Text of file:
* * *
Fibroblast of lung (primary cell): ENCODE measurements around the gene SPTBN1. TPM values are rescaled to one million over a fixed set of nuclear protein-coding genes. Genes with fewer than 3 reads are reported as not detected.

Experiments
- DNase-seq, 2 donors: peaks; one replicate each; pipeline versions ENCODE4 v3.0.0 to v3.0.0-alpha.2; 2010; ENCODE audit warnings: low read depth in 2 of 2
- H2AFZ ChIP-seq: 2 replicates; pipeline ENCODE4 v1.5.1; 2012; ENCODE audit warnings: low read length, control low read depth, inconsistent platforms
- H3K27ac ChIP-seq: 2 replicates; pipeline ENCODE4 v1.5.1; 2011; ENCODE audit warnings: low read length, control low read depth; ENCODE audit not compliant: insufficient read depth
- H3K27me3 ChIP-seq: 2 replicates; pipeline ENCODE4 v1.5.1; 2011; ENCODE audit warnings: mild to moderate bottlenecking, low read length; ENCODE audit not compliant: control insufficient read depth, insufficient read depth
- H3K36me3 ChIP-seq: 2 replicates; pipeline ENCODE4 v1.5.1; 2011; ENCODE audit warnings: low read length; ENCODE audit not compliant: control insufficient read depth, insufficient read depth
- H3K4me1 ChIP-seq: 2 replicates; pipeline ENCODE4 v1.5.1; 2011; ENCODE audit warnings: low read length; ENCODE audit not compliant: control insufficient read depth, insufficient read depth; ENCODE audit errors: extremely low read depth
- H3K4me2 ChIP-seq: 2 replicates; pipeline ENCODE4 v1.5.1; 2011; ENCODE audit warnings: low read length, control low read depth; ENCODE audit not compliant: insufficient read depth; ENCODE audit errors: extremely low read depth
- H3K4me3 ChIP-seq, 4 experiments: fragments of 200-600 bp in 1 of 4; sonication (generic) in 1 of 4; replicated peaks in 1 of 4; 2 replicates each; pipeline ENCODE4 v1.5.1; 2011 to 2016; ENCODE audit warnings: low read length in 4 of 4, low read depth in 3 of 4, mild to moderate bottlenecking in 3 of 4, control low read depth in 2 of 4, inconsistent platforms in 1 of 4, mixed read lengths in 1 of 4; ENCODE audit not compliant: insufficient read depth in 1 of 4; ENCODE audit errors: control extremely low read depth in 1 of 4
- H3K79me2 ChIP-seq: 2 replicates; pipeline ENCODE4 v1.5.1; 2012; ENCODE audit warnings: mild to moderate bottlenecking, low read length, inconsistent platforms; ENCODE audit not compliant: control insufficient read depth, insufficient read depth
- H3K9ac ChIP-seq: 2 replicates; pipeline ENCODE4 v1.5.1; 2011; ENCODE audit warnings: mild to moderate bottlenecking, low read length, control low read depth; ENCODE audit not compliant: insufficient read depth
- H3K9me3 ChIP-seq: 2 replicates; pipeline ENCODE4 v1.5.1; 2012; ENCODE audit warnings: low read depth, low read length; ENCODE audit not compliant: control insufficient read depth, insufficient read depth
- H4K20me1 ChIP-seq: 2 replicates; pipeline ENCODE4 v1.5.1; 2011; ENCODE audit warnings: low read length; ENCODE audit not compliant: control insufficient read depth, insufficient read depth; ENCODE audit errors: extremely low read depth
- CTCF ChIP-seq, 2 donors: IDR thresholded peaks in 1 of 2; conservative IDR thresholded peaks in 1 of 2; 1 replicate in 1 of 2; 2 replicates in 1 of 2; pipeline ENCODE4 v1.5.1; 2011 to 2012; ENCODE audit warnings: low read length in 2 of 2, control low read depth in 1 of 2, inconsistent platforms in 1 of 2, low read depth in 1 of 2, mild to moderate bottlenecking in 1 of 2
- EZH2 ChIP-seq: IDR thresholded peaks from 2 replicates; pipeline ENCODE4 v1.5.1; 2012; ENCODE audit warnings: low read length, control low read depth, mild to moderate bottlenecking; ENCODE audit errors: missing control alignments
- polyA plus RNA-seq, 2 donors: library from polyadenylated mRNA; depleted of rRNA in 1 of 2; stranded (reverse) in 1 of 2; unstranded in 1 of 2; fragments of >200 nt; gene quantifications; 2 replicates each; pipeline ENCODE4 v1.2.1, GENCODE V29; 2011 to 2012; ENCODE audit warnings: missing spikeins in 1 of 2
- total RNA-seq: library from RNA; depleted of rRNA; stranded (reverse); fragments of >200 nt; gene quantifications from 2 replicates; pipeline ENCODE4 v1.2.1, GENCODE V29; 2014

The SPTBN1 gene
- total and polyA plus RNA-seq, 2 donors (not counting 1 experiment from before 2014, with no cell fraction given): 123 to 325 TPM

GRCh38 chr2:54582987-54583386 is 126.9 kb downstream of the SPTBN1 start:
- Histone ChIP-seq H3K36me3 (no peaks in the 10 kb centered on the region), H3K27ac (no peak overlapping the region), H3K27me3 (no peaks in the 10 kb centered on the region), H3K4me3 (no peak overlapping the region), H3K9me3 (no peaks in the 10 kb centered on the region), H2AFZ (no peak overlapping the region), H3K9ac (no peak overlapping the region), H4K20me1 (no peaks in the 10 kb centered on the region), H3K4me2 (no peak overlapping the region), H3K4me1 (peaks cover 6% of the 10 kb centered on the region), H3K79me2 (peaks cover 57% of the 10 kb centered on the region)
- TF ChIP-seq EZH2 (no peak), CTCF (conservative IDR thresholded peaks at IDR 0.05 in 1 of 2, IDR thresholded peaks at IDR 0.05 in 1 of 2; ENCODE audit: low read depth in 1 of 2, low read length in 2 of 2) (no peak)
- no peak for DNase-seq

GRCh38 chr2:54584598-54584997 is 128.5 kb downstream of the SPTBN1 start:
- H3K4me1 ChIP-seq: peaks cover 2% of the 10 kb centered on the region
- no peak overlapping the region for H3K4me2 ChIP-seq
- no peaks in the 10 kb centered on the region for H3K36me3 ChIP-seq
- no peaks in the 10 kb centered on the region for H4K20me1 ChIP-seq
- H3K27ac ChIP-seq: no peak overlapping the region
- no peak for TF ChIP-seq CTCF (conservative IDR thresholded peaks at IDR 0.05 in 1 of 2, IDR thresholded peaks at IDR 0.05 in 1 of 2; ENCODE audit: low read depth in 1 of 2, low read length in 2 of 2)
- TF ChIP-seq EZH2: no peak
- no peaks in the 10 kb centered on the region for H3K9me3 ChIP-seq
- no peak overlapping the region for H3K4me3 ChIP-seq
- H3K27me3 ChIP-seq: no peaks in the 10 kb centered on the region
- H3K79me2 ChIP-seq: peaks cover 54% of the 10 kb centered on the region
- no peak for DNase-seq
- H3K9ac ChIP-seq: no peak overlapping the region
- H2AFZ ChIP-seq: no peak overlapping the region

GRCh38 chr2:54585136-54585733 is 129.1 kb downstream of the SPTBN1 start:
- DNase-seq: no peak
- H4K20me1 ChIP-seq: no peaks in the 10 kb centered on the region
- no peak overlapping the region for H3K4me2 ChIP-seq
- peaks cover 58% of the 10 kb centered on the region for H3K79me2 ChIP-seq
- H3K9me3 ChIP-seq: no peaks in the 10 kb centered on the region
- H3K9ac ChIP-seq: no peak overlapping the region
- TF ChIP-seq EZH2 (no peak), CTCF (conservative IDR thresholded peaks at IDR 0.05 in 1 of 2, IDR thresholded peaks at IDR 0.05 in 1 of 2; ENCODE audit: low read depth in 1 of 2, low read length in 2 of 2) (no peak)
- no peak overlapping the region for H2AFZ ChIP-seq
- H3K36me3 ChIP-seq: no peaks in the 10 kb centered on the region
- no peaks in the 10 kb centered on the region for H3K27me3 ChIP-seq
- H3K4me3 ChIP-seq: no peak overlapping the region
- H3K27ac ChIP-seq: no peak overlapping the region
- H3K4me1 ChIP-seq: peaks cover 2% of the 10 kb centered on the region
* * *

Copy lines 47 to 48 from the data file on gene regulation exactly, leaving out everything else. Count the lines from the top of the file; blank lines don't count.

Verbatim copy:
- TF ChIP-seq EZH2 (no peak), CTCF (conservative IDR thresholded peaks at IDR 0.05 in 1 of 2, IDR thresholded peaks at IDR 0.05 in 1 of 2; ENCODE audit: low read depth in 1 of 2, low read length in 2 of 2) (no peak)
- no peak overlapping the region for H2AFZ ChIP-seq